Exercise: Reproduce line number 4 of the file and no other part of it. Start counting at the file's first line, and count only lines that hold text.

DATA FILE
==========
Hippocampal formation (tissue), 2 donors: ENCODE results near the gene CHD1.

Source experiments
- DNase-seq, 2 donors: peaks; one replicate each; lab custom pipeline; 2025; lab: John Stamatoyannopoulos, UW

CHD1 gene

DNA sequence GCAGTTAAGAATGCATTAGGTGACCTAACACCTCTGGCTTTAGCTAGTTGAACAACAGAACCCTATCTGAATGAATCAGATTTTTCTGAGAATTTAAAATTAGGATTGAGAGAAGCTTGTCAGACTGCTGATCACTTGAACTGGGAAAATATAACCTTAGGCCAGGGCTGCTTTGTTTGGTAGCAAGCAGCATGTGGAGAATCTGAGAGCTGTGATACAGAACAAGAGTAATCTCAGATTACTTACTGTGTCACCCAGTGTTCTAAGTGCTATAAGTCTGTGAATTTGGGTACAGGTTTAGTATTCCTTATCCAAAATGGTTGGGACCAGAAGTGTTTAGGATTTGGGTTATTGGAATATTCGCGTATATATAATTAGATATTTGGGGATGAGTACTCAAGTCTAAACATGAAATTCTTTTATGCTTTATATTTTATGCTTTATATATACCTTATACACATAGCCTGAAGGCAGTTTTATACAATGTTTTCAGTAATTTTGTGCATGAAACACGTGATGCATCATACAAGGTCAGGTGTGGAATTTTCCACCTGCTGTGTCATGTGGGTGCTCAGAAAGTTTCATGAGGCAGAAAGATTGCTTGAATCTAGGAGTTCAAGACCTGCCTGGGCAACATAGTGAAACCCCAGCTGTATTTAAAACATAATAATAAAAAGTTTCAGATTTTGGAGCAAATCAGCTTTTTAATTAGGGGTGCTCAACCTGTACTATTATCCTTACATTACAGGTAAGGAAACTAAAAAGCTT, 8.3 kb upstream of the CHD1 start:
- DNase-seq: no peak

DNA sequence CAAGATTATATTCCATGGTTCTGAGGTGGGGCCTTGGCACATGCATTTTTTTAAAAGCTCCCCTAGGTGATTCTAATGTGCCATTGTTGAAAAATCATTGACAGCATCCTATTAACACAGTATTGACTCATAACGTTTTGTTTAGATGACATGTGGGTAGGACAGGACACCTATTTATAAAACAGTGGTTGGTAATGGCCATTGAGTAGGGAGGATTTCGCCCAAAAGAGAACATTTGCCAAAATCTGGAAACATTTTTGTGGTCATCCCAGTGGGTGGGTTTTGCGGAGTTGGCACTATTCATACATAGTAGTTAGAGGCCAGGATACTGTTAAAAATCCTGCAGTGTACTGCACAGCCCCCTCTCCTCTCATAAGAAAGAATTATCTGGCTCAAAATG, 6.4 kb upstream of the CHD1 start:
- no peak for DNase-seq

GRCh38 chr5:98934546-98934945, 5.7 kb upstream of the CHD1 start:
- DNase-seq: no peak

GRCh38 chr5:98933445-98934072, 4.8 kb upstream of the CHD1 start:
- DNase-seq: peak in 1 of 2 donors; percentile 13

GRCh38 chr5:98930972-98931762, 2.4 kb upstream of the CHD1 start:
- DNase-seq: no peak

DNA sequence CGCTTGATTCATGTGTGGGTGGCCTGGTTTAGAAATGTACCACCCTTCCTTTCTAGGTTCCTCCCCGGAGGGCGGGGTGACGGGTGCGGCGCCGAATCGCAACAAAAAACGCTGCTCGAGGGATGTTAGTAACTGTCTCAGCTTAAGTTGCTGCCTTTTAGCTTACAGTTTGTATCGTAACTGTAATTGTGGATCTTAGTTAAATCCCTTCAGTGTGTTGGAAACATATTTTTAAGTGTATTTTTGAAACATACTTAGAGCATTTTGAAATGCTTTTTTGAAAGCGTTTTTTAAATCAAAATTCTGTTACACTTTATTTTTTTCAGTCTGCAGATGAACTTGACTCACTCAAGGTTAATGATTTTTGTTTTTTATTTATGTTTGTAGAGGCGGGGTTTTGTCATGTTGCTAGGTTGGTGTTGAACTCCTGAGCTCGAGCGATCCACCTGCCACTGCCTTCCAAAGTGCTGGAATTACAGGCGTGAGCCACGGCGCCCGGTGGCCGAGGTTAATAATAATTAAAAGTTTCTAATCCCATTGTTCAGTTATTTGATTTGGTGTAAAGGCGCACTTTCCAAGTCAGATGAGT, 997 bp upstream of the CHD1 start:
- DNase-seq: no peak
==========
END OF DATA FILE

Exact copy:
CHD1 gene